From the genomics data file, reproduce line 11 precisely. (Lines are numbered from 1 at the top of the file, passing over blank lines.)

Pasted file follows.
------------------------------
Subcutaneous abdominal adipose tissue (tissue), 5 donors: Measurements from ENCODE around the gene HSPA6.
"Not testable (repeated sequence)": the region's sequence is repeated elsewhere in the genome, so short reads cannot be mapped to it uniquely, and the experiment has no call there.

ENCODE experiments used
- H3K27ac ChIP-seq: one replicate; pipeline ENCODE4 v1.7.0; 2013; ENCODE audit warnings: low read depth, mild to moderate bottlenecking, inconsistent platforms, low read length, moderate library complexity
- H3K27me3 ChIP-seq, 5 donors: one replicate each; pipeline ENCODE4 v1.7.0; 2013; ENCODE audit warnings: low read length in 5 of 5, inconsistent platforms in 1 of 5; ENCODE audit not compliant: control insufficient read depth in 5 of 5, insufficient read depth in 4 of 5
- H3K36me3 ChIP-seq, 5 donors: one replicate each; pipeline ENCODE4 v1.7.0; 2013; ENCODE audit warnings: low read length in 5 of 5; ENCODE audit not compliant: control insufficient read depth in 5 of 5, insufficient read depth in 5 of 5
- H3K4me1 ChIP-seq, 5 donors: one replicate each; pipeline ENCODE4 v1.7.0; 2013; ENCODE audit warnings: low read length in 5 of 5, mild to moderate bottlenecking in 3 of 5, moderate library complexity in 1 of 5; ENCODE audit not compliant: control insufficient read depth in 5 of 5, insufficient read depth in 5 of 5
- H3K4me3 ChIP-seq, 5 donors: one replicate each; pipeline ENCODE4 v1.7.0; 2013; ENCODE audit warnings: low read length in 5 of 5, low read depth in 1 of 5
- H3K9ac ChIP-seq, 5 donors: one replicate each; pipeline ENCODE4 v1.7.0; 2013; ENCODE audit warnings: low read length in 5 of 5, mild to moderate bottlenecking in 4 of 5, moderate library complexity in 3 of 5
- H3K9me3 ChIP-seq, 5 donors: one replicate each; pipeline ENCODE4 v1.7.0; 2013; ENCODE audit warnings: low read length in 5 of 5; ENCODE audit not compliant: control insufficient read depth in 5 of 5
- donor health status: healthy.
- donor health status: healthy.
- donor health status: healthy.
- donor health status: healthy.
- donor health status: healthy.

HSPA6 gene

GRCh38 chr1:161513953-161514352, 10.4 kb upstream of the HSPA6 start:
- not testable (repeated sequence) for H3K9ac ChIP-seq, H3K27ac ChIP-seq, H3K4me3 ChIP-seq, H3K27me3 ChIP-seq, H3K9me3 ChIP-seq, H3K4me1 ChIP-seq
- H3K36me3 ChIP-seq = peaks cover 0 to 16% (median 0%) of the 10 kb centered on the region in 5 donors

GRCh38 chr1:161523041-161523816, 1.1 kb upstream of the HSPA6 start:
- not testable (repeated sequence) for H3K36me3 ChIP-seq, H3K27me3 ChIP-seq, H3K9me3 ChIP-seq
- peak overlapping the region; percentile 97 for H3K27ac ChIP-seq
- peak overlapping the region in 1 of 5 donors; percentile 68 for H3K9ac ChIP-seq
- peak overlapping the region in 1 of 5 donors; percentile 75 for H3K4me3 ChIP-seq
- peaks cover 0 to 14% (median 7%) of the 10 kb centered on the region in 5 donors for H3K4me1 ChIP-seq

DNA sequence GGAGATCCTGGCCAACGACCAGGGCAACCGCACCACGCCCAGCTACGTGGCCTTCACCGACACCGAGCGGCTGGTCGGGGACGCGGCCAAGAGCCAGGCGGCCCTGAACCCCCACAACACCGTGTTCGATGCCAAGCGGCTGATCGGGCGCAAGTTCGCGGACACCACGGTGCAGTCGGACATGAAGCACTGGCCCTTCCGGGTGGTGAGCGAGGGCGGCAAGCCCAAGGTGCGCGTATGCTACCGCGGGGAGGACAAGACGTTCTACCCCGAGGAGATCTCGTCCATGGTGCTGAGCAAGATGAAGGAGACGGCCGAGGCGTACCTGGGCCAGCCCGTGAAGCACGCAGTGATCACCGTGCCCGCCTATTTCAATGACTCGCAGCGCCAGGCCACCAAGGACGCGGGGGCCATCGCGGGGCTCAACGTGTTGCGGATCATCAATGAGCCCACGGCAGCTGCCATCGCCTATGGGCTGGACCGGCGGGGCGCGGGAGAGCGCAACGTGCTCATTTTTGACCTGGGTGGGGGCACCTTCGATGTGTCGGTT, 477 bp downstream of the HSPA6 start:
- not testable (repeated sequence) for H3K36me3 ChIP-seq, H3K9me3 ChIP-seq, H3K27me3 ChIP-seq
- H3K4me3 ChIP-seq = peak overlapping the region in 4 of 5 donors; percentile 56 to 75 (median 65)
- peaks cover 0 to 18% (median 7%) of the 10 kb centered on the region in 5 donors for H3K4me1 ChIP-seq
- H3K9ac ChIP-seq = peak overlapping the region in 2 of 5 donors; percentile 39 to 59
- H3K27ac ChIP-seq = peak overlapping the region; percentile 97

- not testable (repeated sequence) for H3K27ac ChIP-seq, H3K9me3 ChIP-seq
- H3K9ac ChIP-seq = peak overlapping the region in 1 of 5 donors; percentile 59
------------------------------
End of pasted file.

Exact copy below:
- donor health status: healthy.